With an offseason to prepare and a more defined role with the Dallas Mavericks, expect Brewer to rebound strongly if there is a 2011-12 season. If he can continue to refine his spot up jump shot, particularly from the corners, and improve his ball-handling enough not to be a liability, he could be a great asset for a team that needs a lockdown multi-positional defender with super-high energy.
PF: Ryan Anderson (age: 23, 10.6ppg, 0.8apg, 5.5rpg, PER: 19.0 – 14th)
With a player efficiency rating that would place him in the top half of starting power forwards around the league, Ryan Anderson has consistently improved in each of his first three seasons. A stretch four, Anderson is a great complementary piece for a team needing to create space around the lane for a tough inside scorer (like Dwight Howard in Orlando). His opportunities with the Magic are likely to increase, and therefore his production may as well.
Anderson will likely flirt with 40% shooting from three for the rest of his career, which makes him a player teams must account for in game planning. He also has a good sense of space on the floor, making smart and effective cuts into open areas (which prevents defenses from keying on only his perimeter shooting). With most other teams, he would need to be a more effective rebounder and it would become a point of focus as a starter for any squad—but that is a very easily improved category.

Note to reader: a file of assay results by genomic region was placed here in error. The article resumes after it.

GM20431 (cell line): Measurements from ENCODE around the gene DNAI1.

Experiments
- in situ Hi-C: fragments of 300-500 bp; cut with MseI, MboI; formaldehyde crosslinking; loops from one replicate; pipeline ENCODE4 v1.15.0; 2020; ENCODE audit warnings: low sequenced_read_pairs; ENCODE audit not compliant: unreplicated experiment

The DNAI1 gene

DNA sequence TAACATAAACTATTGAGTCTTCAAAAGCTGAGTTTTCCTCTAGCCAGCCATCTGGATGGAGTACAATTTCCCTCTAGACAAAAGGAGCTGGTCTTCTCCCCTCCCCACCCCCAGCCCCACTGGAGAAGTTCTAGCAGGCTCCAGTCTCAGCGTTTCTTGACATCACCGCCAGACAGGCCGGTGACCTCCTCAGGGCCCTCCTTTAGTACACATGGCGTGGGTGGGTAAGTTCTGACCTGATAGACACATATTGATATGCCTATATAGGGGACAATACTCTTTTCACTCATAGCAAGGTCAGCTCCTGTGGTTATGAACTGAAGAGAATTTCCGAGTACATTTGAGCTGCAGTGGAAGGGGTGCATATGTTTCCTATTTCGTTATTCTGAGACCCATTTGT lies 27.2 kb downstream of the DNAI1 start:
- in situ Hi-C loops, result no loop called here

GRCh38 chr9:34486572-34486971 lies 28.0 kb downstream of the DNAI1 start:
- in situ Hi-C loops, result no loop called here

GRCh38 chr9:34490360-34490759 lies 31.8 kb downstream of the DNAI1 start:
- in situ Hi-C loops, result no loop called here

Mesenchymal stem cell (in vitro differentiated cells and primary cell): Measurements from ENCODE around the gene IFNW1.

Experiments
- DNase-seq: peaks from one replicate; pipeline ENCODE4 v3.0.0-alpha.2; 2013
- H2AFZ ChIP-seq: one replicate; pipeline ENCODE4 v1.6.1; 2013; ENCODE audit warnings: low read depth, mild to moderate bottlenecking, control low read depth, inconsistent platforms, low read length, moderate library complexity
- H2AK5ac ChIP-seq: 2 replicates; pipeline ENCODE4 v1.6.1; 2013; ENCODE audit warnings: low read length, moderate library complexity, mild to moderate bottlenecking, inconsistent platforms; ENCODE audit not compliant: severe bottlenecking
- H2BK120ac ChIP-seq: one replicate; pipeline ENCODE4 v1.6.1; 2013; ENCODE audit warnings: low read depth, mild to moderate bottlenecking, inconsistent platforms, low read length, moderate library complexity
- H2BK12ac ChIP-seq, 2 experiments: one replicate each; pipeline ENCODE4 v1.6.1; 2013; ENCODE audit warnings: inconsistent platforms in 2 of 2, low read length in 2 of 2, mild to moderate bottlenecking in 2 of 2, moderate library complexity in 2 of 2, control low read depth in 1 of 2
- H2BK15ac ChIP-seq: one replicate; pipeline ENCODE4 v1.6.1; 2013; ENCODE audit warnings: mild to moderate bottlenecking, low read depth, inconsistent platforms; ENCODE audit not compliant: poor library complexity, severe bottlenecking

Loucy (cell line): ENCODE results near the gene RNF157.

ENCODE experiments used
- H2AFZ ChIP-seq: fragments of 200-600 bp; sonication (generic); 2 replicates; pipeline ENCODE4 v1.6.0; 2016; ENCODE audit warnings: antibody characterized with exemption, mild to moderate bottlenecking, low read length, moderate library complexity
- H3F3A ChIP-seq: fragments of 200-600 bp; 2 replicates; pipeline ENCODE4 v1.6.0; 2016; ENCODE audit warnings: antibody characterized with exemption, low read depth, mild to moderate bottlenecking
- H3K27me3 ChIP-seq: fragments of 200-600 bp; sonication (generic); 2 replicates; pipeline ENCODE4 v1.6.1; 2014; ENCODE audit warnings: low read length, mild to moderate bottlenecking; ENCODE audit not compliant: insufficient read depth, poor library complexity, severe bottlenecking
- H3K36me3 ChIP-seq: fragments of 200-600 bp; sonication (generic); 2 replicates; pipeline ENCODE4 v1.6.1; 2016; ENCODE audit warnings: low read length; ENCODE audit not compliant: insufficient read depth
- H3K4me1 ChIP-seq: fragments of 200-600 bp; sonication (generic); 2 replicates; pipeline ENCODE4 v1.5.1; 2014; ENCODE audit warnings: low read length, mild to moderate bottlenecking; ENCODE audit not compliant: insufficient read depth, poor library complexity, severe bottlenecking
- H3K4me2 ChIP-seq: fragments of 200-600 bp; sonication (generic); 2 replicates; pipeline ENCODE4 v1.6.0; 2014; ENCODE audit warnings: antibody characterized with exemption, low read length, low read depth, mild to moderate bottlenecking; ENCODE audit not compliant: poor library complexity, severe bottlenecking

C: Marcin Gortat (age: 27, 13.0ppg, 1.0apg, 9.3rpg, PER: 18.8 – 9th)
Marcin Gortat has always shown flashes of being a capable starting center in the NBA, but being stuck in the considerable shadow of Dwight Howard in Orlando prevented teams from seeing the kind of player he could be. The statistics he put up in over half a season with the Phoenix Suns (listed above) are impressive and would put him solidly into the league’s top ten centers (his PER with Phoenix would place him on the same tier as Joakim Noah and Tyson Chandler).
Smooth with a variety of spins and fakes around the basket, Gortat is an excellent ball screen option in both pick-and-pop and pick-and-roll scenarios. He runs the floor well, carves out space in the lane, and converts free throw chances at a high percentage. In the right situation with a team that makes him a focus (most likely a second option) of their attack, he has the potential to be a top five center in the league.
Have questions for Coach Macri? Be sure and drop by HOOPSWORLD on Mondays at 3PM Eastern for the Coach’s weekly basketball chat! You can also follow Coach Macri on Twitter @CoachMacri.
Each week, HOOPSWORLD NBA analyst and coach Anthony Macri will open his notebook and offer an assortment of observations on games, players, and teams from throughout the league. Coach Macri serves as a player development consultant for the Pro Training Center and Coach David Thorpe, working with a variety of NBA players on their skills and game understanding. The Coach’s Notebook appears on HOOPSWORLD every Thursday.